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Mnangagwa takes cronyism to new and shocking heights



AFTER stuffing his cabinet with ethnic cronies, clansmen, friends and relatives, President Emmerson Mnangagwa has continued to reward longtime allies by preparing space for them on the feeding trough.


This week, Mnangagwa appointed his political loyalist and homeboy — with whom he has some familial relations from the Midlands province — special adviser to the President responsible for Monitoring and Implementation of government programmes.

His very close allay, former Justice ministry permanent secretary Virginia Mabhiza, was appointed Zimbabwe’s new Attorney-General. The AG is an ex-officio member of cabinet.

Another key Zanu PF factional political crony, Mike Madiro, was appointed National Railways of Zimbabwe chairperson, granting him a slot on the state feeding trough.

Mnangagwa also appointed his relative Martin Rushwaya — a cousin — the Chief Secretary to the President and Cabinet to replace Misheck Sibanda, another relative, in a brazen display of nepotism bordering on corruption. Sibanda retired.

Rushwaya, former Defence ministry permanent secretary, was Sibanda’s deputy since Mnangagwa came to power in 2017.

Gumbo was a vital cog in Mnangagwa’s machinery during Zanu PF’s factional battle during his long stint as the party’s chief whip.

He was the ruling party’s chief whip from 1995 to 2015, where he used his position to quietly recruit legislators for the Mnangagwa faction, while also advancing factional agendas using influence.

Mabhiza is very close to Mnangagwa. The two worked together when Mnangagwa was Justice minister in 2013. Mnangagwa continued to oversee the ministry’s operations when he was appointed vice-president in 2014 after the expulsion of Joice Mujuru from Zanu PF and government.

As Justice secretary, Mabhiza pulled the strings for the Mnangagwa faction on legal matters and appointments to ensure he ascended to the presidency.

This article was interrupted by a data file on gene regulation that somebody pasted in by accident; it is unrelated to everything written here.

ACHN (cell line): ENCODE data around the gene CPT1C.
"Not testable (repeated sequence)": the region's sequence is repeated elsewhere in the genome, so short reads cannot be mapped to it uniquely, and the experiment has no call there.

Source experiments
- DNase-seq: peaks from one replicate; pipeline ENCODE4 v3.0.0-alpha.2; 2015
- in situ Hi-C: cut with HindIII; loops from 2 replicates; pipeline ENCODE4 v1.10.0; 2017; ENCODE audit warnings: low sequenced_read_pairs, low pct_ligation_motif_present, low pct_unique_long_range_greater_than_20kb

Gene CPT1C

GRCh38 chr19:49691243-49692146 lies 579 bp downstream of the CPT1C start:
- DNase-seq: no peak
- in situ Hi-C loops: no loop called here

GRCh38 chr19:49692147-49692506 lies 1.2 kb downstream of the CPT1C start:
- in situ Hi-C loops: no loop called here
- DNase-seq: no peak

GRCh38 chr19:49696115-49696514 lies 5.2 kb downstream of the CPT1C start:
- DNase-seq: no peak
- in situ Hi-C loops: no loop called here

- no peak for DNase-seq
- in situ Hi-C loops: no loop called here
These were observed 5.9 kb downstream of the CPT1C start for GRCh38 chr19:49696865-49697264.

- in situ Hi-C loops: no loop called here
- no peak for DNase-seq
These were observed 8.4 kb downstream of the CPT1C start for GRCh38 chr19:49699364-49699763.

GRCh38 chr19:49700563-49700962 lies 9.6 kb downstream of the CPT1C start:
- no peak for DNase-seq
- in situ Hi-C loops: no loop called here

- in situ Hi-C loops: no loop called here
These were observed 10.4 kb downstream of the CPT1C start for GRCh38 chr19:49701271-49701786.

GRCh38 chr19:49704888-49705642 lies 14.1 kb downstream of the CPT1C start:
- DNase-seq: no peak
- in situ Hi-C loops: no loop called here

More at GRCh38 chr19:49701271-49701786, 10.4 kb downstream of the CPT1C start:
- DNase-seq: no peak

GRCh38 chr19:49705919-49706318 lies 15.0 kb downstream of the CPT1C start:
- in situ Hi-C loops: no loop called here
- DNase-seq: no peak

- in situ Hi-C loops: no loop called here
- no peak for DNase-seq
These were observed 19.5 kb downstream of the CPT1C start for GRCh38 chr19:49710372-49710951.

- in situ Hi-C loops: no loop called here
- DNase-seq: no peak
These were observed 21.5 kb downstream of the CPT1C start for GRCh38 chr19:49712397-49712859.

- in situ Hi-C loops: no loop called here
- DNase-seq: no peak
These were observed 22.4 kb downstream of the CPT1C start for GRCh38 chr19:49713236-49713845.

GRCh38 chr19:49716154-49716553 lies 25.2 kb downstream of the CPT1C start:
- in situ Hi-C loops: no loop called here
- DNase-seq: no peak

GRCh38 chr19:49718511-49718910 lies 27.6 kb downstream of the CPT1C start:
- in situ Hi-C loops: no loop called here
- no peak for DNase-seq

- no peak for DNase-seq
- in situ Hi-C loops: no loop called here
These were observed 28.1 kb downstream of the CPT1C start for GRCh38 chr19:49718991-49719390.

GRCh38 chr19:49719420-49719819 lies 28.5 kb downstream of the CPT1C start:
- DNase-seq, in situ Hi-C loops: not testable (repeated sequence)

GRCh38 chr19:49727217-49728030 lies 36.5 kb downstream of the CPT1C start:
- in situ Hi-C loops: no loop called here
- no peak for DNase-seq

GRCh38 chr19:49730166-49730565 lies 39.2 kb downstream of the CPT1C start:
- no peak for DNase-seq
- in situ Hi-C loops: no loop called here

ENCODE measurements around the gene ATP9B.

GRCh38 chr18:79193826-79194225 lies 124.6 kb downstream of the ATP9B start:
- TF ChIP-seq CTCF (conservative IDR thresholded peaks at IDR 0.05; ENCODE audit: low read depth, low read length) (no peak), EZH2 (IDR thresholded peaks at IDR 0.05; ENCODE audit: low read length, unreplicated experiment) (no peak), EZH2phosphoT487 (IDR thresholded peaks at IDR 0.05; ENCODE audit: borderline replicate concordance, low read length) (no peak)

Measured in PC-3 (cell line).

This included clandestinely retiring the late former Chief Justice Godfrey Chidyausiku, who was associated with the G40 faction, which had rallied around Mugabe and his wife Grace, as they prepared room for Chief Justice Luke Malaba, a Mnangagwa loyalist. Mugabe reversed the retirement.

Mabhiza also played crucial roles alongside Justice minister Ziyambi Ziyambi to push for Constitutional Amendment number 1 and 2 Acts, which buttressed Mnangagwa’s power consolidation.

The Acts allow Mnangagwa to extend Chief Justice Luke Malaba’s term beyond 70, enabling him to be in office during the 2023 elections, so that he superintends over electoral challenges, before and after the elections.

The judiciary, with Malaba as the head, played an important role in the 23 August elections passing a number of controversial judgements including barring Saviour Kasukuwere from contesting the presidential elections and dismissing applications for the opposition to be given access to the voters roll among other things.

Constitution of Zimbabwe Amendment (No.1) Act changed the procedure for the appointment of the Chief Justice, the Deputy Chief Justice and the Judge President of the High Court.

The president, after consultation with the Judicial Service Commission (JSC), now makes the appointments, without the need for public interviews, thereby opening the door to promotions on the basis of political suitability and cronyism.